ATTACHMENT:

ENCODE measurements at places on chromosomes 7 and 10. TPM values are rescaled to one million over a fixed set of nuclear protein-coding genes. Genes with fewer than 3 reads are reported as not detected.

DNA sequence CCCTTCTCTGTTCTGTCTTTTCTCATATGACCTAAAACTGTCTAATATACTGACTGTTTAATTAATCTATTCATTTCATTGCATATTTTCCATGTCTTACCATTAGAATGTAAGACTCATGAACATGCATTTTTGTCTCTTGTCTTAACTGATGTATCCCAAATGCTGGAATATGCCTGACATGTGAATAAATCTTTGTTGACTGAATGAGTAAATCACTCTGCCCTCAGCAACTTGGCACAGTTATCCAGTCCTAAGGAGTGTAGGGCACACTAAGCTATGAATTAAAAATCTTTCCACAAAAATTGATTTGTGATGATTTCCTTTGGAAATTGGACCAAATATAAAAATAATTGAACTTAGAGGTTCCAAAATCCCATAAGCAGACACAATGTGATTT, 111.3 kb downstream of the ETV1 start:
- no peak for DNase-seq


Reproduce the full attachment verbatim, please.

ENCODE measurements at places on chromosomes 7 and 10. TPM values are rescaled to one million over a fixed set of nuclear protein-coding genes. Genes with fewer than 3 reads are reported as not detected.

DNA sequence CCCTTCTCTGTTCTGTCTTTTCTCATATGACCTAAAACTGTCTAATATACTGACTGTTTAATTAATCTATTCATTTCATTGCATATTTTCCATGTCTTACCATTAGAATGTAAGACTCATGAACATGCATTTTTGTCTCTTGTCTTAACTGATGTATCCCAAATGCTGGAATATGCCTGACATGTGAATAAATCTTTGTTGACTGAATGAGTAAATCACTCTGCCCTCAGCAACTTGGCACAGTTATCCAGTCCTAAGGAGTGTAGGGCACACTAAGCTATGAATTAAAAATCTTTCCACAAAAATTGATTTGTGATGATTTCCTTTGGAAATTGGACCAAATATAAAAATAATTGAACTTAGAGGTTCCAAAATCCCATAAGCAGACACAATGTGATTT, 111.3 kb downstream of the ETV1 start:
- no peak for DNase-seq